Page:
Cognac had been in existence for nearly two centuries since an Englishman by the name of Jean Martell, from a wine merchant family in Jersey in the Channel Islands, decided to shift base to Cognac, a town in the Charente region of Southwest France, bordering the famous wine-growing area of Bordeaux. He specialised in trading in eaux-de-vie, the distilled wines produced around Cognac, shipping most of it to England. Unlike wine, the distilled spirit did not turn sour during long sea voyages, and their quality was increasingly appreciated by English connoisseurs. In 1715, he decided to set up his own distillery to make the spirit on a piece of land on the river Charente. Over time, it would become the legendary Maison Martell, the oldest of the great cognac houses in France, famed worldwide for the finesse and elegance of its various expressions.
Martell’s pioneering effort in producing the highest quality cognac is also one of the reasons why cognac created only in the Cognac region is allowed the appellation of ‘cognac’, on the lines of sparkling wine made in the Champagne region in Eastern France being the only ones allowed to be called champagne. Even the historic emblem of Maison Martell, the swift, is loaded with deep symbolism. Unlike any other, it is a bird that spends almost its entire life in the air, barely ever touching the ground. Famed for its ability to fly far and fast, it soars over land and sea, and knows no frontiers. The swift emblem, which is increasingly prominent across Martell’s communications, symbolises the Maison’s spirit of daring and freedom.
What made Jean Martell’s cognac stand out even two hundred years ago was the audacity and boldness in the choice of methods he employed to make it. As a starting point, he decided to use only clear wines for distillation. Vinification, or the fermentation process of the grape juice in winemaking, leaves behind residues known as lees. At Maison Martell, from the days of its founder, the wine is left untouched for a week after fermentation to allow the sediments to settle before the decantation. It is still the only one of the major cognac houses to do this. The resulting clear wines, Martell believes, produce a ‘purer, more authentic expression of their vintage and terroir’. The next necessary process in producing cognac is ageing. Maison Martell ages its eaux-de-vie exclusively in fine-grained oak barrels, sustainably sourced from some of France’s most ancient forests. Crafted from wood that is 180 and 200 years old, these barrels are characterised by finer, less pronounced tannins to complement the delicacy of Martell’s clear wines. Cognacs are officially graded based on age. V.S. (Very Special) is one where the youngest cognac in the blend has been aged for a minimum of two years in a cask; in V.S.O.P. (Very Special Old Pale), the youngest cognac, is aged for a minimum of four years; in Napoleon, the youngest cognac is at least six years old; in X.O., the youngest cognac is a minimum of 10 years, and in X.X.O., at least 14 years.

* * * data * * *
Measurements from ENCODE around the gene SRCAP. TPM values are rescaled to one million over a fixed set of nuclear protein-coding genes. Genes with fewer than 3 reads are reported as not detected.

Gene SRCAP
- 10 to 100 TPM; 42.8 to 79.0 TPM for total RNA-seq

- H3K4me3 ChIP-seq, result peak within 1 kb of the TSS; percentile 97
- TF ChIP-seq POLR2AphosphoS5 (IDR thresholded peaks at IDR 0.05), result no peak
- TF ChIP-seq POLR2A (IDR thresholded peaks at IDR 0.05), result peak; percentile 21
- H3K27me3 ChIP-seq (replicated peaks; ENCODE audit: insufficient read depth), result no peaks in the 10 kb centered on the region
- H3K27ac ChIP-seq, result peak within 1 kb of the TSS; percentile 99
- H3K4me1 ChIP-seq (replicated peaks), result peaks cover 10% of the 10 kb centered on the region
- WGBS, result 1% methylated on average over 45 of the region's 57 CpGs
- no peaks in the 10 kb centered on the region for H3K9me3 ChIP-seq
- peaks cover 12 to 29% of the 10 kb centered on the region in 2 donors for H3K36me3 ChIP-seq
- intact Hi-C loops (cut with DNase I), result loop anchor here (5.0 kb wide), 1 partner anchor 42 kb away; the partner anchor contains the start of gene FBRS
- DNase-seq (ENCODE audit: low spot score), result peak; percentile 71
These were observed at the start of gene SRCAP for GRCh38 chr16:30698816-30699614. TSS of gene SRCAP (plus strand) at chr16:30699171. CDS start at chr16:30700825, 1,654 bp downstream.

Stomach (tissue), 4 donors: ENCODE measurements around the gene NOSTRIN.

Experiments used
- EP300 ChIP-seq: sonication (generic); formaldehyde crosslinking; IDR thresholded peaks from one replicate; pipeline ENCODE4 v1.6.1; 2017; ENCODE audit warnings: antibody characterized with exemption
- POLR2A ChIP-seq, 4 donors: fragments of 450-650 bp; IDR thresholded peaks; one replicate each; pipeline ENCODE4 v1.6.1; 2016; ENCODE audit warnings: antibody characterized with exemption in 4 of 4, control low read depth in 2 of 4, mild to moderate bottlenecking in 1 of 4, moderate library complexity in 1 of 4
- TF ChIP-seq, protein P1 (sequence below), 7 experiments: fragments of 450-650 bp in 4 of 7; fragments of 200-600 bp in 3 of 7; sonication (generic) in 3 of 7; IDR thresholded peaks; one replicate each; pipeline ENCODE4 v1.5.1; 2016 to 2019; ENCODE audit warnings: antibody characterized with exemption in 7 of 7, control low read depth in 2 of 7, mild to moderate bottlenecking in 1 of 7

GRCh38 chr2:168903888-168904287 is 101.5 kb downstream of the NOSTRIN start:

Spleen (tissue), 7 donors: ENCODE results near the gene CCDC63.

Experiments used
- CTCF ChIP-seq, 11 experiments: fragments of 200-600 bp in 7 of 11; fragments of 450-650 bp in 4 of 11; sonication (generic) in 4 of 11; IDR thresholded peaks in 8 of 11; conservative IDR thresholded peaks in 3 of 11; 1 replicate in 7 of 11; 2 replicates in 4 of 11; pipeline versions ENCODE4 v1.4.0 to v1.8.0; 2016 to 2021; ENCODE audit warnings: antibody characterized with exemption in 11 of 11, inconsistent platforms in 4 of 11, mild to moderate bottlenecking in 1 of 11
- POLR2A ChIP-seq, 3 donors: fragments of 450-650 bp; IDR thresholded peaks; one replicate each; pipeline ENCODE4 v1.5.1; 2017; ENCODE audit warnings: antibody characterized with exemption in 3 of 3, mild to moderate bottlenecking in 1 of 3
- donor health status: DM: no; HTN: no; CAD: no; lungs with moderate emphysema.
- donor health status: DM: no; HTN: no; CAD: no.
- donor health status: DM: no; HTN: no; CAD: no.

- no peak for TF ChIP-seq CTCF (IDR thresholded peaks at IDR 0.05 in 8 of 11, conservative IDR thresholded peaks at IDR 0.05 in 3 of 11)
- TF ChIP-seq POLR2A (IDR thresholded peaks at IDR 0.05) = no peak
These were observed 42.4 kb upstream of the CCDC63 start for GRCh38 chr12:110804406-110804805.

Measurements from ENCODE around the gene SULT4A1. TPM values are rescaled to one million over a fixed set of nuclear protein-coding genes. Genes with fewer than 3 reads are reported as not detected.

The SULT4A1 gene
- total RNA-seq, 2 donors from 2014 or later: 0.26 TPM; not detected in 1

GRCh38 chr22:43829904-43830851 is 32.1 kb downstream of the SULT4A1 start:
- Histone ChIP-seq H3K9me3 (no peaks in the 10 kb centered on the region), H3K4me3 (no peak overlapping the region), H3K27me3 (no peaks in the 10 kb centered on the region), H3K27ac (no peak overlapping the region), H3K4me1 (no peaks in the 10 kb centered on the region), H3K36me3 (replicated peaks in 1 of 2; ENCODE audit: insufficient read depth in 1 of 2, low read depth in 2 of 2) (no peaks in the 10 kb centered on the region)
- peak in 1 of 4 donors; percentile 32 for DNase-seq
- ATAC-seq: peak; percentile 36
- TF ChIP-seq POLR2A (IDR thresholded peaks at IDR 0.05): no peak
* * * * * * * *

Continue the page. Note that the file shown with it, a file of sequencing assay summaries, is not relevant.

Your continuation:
Maison Martell markets close to a dozen different expressions currently. Its cognacs are renowned for richness and smoothness, a legacy transmitted through nine generations of cellar masters. Martell VS is characterised by the smooth taste of its rich and luscious fruity notes. In Martell V.S.O.P., the elegant fruit notes balance deliciously with hints of wood and soft spices. Martell XO is instantly identifiable for the intensity of its taste with notes of fig, red fruit, and blackcurrant bud, leading into an exceptionally long, robust finish. In 2001, Maison Martell was acquired by Pernod Ricard, one of the world’s biggest spirit companies. The company has since consolidated its position as the world leader in prestige cognacs, while innovating with blends such as Martell Blue Swift in 2016 and Martell Chanteloup X.X.O. in 2019, two outstanding creations of its current cellar master, Christophe Valtaud.
Martell Blue Swift is the first-ever spirit drink made with V.S.O.P. cognac, then finished in Kentucky bourbon casks. Martell Chanteloup X.X.O., on the other hand, is a combination of richness and complexity, a supreme demonstration of the Martell art of blending. It is the only cognac to combine all four of the finest cognac crus, a blend of 450 very old eaux-de-vie representing a new category of extra, extra old cognacs. While Jean Martell’s legacy is steeped in every cognac bottle produced by the brand, visitors can get a first-hand feel of the Maison’s history these days at the company’s archives at Gâtebourse in Cognac. More than 10 million items — the equivalent of five kilometres of shelves — ranging from correspondence with clients, agents, coopers, and winegrowers, through bottles and labels, to photographs and adverts, not to mention the tools used in the cognac-making process, are on display here. It is a splendid visual record of everything that Martell stands for.